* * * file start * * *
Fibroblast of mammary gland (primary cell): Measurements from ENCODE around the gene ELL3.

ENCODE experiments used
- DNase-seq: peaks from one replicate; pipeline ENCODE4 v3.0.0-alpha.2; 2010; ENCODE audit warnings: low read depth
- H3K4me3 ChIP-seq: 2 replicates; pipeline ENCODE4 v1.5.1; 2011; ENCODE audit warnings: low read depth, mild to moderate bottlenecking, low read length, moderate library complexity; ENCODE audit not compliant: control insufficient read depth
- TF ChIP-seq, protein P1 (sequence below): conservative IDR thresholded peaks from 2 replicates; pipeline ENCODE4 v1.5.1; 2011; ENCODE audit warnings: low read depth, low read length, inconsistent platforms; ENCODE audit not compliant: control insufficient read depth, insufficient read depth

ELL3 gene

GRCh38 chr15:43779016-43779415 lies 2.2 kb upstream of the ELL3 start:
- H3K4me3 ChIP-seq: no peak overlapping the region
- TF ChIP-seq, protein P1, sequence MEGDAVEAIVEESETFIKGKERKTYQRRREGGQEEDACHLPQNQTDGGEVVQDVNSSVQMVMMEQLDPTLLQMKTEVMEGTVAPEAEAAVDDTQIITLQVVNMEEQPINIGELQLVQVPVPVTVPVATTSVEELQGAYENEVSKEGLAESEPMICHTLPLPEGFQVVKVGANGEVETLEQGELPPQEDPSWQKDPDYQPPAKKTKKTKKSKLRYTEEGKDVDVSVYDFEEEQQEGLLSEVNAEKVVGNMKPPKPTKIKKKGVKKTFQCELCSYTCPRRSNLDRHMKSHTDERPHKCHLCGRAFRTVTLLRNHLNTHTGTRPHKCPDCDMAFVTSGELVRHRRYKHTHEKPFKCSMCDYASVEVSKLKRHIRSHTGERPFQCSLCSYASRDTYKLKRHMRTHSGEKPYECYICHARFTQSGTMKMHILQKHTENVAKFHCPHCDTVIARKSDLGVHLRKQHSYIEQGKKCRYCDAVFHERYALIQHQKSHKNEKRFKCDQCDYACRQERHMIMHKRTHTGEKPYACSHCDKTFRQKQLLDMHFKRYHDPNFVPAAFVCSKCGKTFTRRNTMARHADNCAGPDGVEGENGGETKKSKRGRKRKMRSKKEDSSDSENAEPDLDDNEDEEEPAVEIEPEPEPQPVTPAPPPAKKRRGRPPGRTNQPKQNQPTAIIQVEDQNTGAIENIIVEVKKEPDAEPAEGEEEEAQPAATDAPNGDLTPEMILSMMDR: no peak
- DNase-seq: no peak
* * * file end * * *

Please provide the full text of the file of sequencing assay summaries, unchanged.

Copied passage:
Fibroblast of mammary gland (primary cell): Measurements from ENCODE around the gene ELL3.

ENCODE experiments used
- DNase-seq: peaks from one replicate; pipeline ENCODE4 v3.0.0-alpha.2; 2010; ENCODE audit warnings: low read depth
- H3K4me3 ChIP-seq: 2 replicates; pipeline ENCODE4 v1.5.1; 2011; ENCODE audit warnings: low read depth, mild to moderate bottlenecking, low read length, moderate library complexity; ENCODE audit not compliant: control insufficient read depth
- TF ChIP-seq, protein P1 (sequence below): conservative IDR thresholded peaks from 2 replicates; pipeline ENCODE4 v1.5.1; 2011; ENCODE audit warnings: low read depth, low read length, inconsistent platforms; ENCODE audit not compliant: control insufficient read depth, insufficient read depth

ELL3 gene

GRCh38 chr15:43779016-43779415 lies 2.2 kb upstream of the ELL3 start:
- H3K4me3 ChIP-seq: no peak overlapping the region
- TF ChIP-seq, protein P1, sequence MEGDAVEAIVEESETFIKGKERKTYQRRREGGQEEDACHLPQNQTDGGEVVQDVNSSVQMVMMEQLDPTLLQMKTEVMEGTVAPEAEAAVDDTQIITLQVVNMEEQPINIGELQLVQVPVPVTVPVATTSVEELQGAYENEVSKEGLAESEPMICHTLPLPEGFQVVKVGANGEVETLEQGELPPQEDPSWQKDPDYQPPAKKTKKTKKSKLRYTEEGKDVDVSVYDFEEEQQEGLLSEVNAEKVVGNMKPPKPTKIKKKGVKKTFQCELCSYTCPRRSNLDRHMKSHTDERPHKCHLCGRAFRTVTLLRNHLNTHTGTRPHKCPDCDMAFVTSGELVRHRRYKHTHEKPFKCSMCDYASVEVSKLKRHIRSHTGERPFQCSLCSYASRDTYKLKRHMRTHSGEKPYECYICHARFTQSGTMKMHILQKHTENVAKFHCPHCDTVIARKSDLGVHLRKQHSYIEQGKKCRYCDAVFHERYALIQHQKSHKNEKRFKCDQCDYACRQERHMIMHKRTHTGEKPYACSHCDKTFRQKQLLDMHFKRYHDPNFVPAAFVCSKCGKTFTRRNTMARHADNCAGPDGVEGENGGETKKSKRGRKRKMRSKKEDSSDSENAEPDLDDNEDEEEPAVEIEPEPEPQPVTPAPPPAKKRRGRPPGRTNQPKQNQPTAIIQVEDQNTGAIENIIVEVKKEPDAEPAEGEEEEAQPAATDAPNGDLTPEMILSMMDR: no peak
- DNase-seq: no peak